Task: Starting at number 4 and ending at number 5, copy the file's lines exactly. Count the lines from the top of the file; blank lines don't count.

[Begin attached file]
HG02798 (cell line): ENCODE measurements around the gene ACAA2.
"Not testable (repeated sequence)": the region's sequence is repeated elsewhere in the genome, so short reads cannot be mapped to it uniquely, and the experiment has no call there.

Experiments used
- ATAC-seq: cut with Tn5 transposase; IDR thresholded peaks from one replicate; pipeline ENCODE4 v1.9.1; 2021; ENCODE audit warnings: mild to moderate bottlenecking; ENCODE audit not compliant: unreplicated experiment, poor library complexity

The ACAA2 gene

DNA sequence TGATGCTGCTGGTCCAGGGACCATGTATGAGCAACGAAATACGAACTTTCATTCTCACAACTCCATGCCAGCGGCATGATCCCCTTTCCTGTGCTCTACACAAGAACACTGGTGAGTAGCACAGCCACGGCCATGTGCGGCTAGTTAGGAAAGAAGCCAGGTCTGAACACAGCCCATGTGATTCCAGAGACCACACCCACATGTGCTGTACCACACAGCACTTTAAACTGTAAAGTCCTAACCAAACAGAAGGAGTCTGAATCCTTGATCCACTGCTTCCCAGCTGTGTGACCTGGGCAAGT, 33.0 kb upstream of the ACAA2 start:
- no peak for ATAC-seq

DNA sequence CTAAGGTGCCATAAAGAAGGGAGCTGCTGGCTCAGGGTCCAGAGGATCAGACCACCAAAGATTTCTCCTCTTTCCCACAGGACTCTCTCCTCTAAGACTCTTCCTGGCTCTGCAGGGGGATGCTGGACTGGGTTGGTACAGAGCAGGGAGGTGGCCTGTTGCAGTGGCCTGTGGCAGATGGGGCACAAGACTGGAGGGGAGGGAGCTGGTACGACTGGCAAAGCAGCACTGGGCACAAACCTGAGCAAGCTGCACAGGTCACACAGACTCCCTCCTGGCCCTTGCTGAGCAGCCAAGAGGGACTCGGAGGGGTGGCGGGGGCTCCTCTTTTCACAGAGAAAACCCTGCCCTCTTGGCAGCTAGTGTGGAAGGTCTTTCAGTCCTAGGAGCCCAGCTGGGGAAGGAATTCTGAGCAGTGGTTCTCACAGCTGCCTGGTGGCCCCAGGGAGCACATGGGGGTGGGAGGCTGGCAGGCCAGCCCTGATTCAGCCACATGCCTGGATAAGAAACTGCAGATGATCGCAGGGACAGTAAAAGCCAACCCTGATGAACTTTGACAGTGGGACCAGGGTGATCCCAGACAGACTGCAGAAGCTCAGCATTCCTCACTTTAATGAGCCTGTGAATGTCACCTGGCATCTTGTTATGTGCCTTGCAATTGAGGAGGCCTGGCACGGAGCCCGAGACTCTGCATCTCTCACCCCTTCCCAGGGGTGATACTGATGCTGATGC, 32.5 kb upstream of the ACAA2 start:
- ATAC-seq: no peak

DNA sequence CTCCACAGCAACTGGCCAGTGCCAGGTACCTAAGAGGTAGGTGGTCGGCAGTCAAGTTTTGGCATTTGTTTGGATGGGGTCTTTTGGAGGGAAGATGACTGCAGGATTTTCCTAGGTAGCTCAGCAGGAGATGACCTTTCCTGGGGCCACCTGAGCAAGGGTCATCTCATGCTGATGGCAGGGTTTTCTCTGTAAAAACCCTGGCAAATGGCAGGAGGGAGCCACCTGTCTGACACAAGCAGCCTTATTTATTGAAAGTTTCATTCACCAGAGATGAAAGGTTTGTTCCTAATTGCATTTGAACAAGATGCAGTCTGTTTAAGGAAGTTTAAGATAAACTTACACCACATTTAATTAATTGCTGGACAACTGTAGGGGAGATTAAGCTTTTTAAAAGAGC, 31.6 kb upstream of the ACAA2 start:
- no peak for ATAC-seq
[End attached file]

- ATAC-seq: cut with Tn5 transposase; IDR thresholded peaks from one replicate; pipeline ENCODE4 v1.9.1; 2021; ENCODE audit warnings: mild to moderate bottlenecking; ENCODE audit not compliant: unreplicated experiment, poor library complexity

The ACAA2 gene